Spider-Man: Far from Home is like the “Scouring of the Shire” for the Marvel Cinematic Universe. Yep, the Ring’s been destroyed and Sauron is gone. But residual evil’s still afoot, and someone’s gotta take care of it.
Spider-Man is that someone in Far from Home, and pretty much by default. The rest of the Avengers are dead, in outer space or otherwise engaged when the Elementals start showing up. They’re sentient monsters bent on destruction, according to a super-soldier nicknamed Mysterio (who apparently followed them from another dimension). And while he’s willing to fight ‘em, he can’t do it alone.
But what if Spider-Man doesn’t want to fight? What if he wants to be a normal high schooler for a while? It’s an interesting narrative flip for Spidey/Peter Parker: In his first MCU film, Spider-Man: Homecoming, Peter was all about proving himself worthy of the Big Leagues before finding peace as your Friendly Neighborhood Spider-Man. In Far From Home, Spidey’s being pushed out of that neighborhood and into a bigger, much more intimidating role—not just an Avenger understudy, but a leader.
But if Spider-Man is going through a huge transition in the movie, Far From Home represents a huge transition in Marvel’s Cinematic Universe itself.
It’s the last film in the MCU’s Third Phase, serving as a coda to an 11-year, 23-movie saga. It had the unenviable task of following up the climactic Avengers: Endgame, which continues to break box-office records. And it must somehow begin to cast a vision as to what might come after the events of Endgame: give fans a reason to keep shoveling their money into this franchise.
With Far From Home serving as both the end of one book and the beginning of a new one, I think it’s time to look back and really take stock of the MCU franchise as a whole. What were its best outings? What were its worst?
Here’s my completely subjective (but totally right) rundown of the MCU, from the really great to the mostly OK. (If you click on the occasional links, you can read more about what I said about each film, especially its spirituality.) And we begin at the bottom.
- Thor: The Dark World (2013)
The film had two big problems: Its hero and its villain. The MCU wasn’t quite sure what to do with Chris Hemsworth’s Thor just yet, I don’t think. We knew from the first movie that he could be pretty funny, but the Asgardian prince takes a more self-serious turn here. He’s opposed by the Dark Elf Malekith (Chris Eccleston), who upon awakening from thousands of years of suspended animation, seems to have just one goal: To break the galactic record for scowling. I didn’t hate this movie. It’s a measure of the MCU’s success that The Dark World marks the franchise’s darkest time.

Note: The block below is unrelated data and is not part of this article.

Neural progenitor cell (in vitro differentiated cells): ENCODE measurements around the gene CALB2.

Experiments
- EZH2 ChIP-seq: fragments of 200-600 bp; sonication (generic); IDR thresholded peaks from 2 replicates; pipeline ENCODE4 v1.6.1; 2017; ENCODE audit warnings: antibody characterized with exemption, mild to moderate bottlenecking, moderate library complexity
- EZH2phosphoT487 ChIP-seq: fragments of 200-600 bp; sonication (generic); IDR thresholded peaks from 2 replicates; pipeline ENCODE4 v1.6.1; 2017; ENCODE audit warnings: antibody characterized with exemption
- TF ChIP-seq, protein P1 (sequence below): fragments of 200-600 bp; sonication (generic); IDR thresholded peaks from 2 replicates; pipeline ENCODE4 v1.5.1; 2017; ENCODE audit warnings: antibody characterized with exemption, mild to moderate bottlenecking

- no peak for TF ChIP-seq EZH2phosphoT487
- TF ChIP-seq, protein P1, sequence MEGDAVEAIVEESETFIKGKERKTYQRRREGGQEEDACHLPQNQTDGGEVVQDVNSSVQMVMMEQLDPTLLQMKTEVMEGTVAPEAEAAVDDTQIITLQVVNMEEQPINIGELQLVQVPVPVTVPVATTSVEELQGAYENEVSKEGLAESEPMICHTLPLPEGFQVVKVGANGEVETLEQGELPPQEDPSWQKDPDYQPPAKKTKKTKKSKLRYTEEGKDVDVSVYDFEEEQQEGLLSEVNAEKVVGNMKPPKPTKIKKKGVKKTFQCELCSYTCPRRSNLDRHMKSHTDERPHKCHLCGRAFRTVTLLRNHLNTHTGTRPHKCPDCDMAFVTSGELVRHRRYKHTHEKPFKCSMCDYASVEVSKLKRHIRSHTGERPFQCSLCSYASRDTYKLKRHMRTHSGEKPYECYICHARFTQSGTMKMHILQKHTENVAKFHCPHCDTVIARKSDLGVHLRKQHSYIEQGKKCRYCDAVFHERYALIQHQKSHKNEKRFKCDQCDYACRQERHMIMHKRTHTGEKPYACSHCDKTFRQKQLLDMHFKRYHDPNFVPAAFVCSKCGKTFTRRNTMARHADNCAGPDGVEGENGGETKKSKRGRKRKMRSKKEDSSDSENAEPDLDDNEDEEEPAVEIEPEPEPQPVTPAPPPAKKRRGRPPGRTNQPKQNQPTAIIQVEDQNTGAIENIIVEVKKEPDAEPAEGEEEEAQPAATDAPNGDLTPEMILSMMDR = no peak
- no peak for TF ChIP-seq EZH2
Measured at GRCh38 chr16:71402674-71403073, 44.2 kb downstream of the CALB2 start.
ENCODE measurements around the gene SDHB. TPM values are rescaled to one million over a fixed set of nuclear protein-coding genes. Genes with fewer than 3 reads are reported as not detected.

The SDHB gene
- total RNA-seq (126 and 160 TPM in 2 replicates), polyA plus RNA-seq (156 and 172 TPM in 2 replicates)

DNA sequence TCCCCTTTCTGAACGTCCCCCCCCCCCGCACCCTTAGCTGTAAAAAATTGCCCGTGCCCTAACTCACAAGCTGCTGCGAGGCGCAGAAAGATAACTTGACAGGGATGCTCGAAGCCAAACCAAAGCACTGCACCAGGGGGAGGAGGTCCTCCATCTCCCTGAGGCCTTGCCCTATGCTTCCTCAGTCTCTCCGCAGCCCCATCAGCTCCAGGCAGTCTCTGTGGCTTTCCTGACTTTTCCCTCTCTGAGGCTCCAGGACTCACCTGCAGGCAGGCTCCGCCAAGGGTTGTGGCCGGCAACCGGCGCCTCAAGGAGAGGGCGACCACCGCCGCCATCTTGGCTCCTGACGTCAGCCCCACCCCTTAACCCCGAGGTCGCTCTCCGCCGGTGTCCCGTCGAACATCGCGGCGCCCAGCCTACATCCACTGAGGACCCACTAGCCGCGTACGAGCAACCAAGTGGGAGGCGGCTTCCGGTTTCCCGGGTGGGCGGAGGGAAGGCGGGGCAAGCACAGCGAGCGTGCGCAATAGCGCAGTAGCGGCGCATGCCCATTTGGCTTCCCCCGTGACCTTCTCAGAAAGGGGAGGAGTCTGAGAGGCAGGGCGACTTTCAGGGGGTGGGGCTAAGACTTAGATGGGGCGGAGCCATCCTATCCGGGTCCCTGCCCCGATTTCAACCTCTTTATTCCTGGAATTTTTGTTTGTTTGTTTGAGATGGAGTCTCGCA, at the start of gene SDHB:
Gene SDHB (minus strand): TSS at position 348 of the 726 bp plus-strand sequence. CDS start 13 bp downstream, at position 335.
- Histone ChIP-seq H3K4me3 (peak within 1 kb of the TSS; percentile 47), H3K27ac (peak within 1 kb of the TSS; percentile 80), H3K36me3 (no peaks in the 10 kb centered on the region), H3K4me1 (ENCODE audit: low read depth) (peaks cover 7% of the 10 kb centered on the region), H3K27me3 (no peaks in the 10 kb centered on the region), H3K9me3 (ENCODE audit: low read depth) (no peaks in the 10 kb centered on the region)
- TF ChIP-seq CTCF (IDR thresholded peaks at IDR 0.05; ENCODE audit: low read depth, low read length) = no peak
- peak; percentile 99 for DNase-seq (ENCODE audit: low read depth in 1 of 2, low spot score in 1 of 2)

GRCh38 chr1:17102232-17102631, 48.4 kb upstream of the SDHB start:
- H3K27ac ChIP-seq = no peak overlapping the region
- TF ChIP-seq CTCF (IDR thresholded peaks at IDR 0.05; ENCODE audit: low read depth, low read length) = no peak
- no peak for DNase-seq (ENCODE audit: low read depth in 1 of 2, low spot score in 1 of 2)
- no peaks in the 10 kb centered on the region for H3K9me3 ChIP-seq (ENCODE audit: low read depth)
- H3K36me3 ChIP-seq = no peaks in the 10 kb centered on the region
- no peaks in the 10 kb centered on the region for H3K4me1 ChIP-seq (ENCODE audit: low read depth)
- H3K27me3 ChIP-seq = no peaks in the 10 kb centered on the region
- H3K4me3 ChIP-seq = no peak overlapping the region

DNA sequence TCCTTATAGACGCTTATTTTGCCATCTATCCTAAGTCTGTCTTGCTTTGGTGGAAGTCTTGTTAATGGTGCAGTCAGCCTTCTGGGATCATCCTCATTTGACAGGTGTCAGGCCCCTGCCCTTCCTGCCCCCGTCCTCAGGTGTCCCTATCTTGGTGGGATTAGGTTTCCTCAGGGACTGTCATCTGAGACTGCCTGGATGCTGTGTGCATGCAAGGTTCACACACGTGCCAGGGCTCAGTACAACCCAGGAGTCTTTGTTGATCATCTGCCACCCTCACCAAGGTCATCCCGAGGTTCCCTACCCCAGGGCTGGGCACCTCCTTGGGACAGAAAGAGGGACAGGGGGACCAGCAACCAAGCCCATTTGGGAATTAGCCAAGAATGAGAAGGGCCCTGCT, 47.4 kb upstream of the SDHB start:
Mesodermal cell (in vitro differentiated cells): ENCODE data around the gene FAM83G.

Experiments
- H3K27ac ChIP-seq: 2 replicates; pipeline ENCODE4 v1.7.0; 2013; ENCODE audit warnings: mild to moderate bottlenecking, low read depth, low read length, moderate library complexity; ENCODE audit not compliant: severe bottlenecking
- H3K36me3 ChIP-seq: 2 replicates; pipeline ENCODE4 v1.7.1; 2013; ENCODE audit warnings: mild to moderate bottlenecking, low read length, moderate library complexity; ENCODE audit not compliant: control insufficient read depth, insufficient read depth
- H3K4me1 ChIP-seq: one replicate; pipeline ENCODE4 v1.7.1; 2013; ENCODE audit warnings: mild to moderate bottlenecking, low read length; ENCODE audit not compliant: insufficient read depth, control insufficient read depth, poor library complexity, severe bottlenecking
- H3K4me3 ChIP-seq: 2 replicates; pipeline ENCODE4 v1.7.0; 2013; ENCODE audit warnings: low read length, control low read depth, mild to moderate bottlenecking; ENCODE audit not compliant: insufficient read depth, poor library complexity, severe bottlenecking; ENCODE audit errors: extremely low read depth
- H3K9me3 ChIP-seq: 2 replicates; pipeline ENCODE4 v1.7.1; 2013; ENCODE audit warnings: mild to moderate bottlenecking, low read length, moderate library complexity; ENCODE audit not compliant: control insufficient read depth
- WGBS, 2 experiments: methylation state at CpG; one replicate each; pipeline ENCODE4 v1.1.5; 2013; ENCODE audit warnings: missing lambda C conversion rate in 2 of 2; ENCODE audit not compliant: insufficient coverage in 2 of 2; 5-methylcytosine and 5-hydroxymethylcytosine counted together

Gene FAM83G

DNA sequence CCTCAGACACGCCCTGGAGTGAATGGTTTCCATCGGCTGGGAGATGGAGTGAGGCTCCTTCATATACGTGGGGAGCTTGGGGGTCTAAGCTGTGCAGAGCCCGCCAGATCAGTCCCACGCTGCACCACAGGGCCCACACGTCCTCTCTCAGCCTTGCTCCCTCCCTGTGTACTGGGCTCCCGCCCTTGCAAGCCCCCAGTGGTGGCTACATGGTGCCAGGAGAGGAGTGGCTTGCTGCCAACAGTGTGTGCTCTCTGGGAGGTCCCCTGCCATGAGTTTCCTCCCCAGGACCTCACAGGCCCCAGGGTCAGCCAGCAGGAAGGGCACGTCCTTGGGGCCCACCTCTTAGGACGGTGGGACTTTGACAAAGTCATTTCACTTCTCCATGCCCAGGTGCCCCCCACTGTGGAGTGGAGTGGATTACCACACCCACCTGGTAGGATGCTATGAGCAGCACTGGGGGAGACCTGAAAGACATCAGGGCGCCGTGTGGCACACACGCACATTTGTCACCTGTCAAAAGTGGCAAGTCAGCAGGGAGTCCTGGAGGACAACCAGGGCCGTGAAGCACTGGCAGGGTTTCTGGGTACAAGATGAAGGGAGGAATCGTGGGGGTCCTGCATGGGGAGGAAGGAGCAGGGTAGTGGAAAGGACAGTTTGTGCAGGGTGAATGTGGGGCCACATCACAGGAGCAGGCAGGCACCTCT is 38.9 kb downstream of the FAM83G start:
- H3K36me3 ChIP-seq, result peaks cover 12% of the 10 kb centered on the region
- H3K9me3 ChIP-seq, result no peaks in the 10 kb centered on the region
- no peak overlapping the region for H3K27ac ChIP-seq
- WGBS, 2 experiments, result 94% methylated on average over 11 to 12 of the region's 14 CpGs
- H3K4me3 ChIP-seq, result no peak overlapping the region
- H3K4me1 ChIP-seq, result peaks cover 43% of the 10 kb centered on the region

- The Incredible Hulk (2008)
Marvel’s big green machine may smash a lot of things, but he turns into an Infinity War-era weakling when faced with his greatest challenge: anchoring his own stand-alone movies. The Incredible Hulk was meant to be something of a course correction after 2003’s very weird Hulk. And in that respect, it worked. But even then, it felt pretty pedestrian compared to Iron Man (released a month earlier). And now, of course, it comes with a bit of weirdness of its own since the movie’s star—Edward Norton—was later booted in favor of Mark Ruffalo.
- Iron Man 2 (2010)
Hard to believe that the MCU turned out to be the juggernaut it became, given what its second and third chapters looked like. Still staggering a bit from the “meh” returns of The Incredible Hulk, Marvel returned to the character that launched the MCU (then just a gleam in franchise-runner Kevin Feige’s eye) and, of course, the actor that played him: Robert Downey Jr. But despite signing Mickey Rourke as the movie’s main bad guy (Ivan Vanko) and introducing Scarlett Johansson’s Black Widow in the movie’s best action sequence, Iron Man 2 felt—at least compared to its high-flying predecessor—like it was made of lead.